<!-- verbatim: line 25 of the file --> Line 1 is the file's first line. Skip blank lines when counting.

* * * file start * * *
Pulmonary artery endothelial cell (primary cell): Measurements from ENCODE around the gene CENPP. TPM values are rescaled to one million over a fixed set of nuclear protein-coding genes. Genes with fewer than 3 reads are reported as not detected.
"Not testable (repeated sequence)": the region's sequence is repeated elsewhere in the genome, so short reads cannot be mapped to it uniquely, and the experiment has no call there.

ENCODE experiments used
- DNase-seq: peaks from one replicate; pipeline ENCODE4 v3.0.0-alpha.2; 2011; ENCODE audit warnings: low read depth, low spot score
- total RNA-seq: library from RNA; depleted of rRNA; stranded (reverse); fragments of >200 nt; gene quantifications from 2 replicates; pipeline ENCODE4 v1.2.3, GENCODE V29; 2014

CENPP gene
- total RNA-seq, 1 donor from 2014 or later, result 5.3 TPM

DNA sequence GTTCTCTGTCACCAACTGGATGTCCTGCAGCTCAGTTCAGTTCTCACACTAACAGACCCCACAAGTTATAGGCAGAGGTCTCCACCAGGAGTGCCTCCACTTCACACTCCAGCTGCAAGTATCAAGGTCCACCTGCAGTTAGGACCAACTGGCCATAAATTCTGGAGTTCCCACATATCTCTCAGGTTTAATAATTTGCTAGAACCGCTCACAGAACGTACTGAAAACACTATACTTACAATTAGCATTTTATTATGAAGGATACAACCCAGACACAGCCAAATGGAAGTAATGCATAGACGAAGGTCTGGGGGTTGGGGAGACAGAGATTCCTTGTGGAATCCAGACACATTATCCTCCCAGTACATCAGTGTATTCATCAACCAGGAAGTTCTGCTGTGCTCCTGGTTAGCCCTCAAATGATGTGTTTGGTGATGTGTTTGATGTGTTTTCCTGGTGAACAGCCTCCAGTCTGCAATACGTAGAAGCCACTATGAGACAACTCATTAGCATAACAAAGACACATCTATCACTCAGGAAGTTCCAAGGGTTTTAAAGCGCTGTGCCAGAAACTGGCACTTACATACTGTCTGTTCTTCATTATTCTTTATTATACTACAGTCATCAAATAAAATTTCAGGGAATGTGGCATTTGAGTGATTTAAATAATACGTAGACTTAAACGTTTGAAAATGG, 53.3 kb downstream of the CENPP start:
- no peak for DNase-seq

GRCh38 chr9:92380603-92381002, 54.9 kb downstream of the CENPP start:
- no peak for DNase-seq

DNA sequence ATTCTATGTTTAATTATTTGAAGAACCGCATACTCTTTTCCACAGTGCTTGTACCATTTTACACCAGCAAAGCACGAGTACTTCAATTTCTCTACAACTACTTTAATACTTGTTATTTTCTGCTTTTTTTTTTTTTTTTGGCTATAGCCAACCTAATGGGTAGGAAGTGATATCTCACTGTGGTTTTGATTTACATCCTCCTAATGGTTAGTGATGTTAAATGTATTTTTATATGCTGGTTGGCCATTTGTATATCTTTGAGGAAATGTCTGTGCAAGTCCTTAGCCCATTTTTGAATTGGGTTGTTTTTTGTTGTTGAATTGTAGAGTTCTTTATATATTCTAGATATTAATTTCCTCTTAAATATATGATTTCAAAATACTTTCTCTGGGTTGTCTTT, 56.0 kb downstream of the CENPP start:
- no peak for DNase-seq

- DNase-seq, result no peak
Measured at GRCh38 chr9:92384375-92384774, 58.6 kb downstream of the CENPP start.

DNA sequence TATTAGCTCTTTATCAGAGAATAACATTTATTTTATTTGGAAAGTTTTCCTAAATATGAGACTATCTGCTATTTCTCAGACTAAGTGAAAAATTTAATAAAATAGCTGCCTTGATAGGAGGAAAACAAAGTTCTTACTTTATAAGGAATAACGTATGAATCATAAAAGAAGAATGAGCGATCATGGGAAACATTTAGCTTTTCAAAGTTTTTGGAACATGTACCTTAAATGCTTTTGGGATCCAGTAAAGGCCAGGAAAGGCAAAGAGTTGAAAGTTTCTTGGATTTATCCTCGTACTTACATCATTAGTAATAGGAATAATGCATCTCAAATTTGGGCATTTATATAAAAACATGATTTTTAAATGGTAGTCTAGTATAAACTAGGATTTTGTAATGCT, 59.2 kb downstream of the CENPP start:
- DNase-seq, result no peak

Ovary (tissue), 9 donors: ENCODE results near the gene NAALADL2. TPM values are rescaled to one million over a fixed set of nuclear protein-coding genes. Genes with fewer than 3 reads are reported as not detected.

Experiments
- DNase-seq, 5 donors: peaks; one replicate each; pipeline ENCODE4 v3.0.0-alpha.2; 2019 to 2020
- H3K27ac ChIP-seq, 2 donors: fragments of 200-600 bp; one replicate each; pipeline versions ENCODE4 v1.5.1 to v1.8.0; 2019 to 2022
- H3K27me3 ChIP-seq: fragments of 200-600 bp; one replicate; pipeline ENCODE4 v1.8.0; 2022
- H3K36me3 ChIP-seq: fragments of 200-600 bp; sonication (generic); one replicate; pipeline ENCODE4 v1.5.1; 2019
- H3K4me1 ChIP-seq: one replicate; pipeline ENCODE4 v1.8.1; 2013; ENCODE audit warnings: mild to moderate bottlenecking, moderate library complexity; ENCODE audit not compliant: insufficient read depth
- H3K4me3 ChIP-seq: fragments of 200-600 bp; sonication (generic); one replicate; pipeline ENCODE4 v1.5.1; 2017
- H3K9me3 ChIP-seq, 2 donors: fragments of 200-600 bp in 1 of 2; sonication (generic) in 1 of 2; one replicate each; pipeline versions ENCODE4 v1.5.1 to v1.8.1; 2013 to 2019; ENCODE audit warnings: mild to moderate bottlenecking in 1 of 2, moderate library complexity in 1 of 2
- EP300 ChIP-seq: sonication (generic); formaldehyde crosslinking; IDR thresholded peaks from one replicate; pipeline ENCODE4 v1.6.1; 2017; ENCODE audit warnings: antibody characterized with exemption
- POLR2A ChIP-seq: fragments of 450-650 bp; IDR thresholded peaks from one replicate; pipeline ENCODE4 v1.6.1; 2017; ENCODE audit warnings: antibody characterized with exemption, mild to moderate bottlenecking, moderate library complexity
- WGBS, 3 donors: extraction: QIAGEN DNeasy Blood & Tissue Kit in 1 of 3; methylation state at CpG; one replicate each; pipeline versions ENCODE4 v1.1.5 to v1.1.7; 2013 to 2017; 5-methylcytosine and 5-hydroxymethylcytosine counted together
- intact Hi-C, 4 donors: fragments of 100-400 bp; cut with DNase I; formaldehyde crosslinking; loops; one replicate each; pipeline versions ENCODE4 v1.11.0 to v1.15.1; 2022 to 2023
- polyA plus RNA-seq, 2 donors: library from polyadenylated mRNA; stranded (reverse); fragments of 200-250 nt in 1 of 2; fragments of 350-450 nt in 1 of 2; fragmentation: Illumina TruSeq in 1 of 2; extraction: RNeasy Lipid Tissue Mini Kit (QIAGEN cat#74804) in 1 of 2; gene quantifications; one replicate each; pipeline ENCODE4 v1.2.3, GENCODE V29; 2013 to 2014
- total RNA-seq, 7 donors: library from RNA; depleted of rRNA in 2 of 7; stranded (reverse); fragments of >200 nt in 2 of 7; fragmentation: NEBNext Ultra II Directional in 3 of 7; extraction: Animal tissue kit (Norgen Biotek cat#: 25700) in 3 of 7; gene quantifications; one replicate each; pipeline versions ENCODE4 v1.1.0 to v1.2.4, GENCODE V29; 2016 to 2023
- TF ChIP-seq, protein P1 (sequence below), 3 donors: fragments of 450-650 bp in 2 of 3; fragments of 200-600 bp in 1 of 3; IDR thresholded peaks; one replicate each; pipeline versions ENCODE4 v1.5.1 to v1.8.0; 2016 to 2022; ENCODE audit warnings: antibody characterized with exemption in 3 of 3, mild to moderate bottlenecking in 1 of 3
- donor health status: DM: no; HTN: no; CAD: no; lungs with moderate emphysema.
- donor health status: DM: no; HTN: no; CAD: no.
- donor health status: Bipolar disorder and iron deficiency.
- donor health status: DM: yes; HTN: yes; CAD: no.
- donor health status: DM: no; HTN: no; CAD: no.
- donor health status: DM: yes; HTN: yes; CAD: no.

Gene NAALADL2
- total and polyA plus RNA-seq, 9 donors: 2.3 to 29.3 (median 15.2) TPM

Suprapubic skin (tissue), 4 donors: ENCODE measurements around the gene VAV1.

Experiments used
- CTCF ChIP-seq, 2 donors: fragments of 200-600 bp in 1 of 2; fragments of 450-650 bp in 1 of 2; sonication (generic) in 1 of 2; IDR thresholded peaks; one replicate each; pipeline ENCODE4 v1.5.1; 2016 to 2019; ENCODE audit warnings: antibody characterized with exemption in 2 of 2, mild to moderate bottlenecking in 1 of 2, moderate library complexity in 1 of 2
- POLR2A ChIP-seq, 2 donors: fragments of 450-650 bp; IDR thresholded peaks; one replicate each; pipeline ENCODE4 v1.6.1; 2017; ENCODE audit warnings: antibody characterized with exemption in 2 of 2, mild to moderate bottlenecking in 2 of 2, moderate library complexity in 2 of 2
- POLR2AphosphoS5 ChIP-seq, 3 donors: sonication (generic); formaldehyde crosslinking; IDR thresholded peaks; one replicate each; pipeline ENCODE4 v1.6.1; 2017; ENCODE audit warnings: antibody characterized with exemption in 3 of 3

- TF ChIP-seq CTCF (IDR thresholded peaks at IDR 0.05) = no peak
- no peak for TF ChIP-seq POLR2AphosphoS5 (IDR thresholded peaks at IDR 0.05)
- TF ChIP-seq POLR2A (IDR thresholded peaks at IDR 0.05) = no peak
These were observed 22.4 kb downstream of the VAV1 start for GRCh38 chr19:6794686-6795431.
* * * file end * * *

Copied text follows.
- H3K4me3 ChIP-seq: fragments of 200-600 bp; sonication (generic); one replicate; pipeline ENCODE4 v1.5.1; 2017